Skip to main content

Choosing a color palette

· 2 min read

Choosing a color palette is no easy task—especially if you have already chosen your favorite color as the theme color.

Take a look at this picture:

(If you are in dark mode, you'd better turn it off briefly.)

This is the feature picture on the front page. Each logo looks good by itself; the problem, though, is that they don't fit together. Consider the fact that there are four shades of red, three shades of yellow, and a whole range of blue. Plus, some logos are shaded (PHP and the three shields), while others are flat. The result is a hotchpotch of different designs and styles with no unified theme.

Putting it into a bigger context, one realize that the entire website is built with the theme color turquoise, which is also used in the other feature pictures. However, we observe zero use of this color in the collage. That makes it inconsistent with the page as a whole.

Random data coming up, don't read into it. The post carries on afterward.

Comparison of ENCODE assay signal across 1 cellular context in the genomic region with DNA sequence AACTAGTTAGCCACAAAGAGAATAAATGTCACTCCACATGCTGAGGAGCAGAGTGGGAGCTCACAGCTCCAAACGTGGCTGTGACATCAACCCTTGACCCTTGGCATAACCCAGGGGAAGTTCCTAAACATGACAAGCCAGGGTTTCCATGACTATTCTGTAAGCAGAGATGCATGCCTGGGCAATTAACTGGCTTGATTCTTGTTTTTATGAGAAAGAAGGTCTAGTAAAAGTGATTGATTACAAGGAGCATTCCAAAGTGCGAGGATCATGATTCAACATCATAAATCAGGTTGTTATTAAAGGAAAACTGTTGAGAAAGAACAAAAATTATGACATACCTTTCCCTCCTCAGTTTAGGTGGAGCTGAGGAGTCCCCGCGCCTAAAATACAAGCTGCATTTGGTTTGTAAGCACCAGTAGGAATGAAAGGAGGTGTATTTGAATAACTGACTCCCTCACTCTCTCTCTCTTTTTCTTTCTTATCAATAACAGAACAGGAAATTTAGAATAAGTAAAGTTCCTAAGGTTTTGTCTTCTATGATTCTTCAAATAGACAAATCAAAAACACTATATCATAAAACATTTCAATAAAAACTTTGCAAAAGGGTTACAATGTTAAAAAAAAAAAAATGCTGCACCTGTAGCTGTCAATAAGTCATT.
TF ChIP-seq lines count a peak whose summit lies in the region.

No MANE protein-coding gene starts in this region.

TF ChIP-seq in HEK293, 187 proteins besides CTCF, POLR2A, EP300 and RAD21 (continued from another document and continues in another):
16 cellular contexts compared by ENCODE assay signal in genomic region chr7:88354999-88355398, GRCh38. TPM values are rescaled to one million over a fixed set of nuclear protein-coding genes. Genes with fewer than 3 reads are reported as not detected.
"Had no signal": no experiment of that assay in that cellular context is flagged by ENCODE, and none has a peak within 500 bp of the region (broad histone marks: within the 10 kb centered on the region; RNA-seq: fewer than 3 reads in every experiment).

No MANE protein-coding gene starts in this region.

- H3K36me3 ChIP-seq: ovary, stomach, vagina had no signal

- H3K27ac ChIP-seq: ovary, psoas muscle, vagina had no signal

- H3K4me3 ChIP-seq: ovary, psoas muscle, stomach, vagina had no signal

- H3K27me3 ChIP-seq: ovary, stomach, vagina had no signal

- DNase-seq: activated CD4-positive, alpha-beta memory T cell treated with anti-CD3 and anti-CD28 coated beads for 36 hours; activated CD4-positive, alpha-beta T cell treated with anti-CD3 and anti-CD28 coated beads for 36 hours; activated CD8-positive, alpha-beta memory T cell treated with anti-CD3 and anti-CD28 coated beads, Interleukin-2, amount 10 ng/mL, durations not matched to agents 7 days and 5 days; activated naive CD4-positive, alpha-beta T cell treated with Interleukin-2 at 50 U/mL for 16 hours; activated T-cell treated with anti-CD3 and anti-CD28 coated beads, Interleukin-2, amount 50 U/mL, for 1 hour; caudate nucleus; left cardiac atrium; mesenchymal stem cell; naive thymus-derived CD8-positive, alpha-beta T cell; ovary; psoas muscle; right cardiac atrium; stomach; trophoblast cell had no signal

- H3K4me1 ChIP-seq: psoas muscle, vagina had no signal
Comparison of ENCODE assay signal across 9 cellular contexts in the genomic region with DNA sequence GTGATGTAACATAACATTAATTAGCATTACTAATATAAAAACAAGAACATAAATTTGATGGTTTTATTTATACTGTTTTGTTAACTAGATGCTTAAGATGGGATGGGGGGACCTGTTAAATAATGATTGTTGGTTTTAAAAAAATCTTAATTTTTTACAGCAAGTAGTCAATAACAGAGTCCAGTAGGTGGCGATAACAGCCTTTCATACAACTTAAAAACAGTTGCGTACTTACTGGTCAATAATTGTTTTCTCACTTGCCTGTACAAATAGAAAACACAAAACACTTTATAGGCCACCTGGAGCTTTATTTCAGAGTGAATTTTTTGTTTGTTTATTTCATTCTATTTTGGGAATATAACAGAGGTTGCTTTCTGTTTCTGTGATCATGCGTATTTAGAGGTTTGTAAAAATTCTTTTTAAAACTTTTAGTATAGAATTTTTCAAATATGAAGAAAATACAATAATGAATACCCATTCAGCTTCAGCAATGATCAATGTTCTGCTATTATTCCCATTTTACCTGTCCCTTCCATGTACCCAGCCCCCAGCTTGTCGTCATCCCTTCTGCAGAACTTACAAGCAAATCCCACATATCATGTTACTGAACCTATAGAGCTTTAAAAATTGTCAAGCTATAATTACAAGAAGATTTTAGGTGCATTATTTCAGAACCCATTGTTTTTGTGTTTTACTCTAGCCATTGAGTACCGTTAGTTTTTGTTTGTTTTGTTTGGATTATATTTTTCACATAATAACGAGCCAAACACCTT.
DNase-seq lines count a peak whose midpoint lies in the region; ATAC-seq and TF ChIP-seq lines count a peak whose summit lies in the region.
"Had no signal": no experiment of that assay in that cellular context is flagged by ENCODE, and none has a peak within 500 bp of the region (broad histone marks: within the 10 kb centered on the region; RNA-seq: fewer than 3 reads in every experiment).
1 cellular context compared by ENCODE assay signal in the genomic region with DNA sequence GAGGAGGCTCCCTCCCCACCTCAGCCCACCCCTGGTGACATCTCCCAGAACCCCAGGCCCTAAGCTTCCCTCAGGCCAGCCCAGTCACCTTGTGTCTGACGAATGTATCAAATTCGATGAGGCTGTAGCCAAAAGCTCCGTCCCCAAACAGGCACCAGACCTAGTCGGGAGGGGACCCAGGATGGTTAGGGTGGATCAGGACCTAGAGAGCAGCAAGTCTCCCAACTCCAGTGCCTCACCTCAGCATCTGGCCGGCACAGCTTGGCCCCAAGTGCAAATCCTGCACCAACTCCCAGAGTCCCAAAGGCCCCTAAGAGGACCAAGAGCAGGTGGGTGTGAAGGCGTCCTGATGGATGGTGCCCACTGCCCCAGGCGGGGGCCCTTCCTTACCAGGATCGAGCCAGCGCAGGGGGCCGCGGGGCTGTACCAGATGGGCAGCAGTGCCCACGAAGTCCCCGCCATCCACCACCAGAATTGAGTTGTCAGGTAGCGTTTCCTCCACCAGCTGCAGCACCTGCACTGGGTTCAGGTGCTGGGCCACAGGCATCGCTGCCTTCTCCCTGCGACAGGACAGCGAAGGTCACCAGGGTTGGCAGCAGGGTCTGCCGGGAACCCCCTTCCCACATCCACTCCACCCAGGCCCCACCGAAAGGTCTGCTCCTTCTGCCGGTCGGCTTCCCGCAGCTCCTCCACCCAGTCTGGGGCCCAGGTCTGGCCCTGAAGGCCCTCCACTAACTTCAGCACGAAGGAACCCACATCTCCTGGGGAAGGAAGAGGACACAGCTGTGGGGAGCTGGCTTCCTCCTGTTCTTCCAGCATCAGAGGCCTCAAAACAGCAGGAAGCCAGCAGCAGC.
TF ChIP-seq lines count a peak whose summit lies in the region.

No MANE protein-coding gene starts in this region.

The solution, therefore, is to re-design the picture and fine-tune each color. I hypothesize that the most harmonic color palette should be one that has colors of uniform saturation and value on the HSV scale (a.k.a. equidistant to the center on the color wheel); hence I picked 12 colors evenly distributed on the circle.

There is only one painful thing: the purple color that PHP uses has a saturation too low to be approximated with any of the colors on that circle. Plus, the dark green in Vue also has a value too small.

For the purple color, we substituted it with blue (sorry to PHP if they want it original!); for the dark green, we used the same hue as the light green, but adjusted the value according to the original color.

If you ever switched to dark mode, you will also notice how I've hollowed out the white parts of every logo to achieve some level of consistency.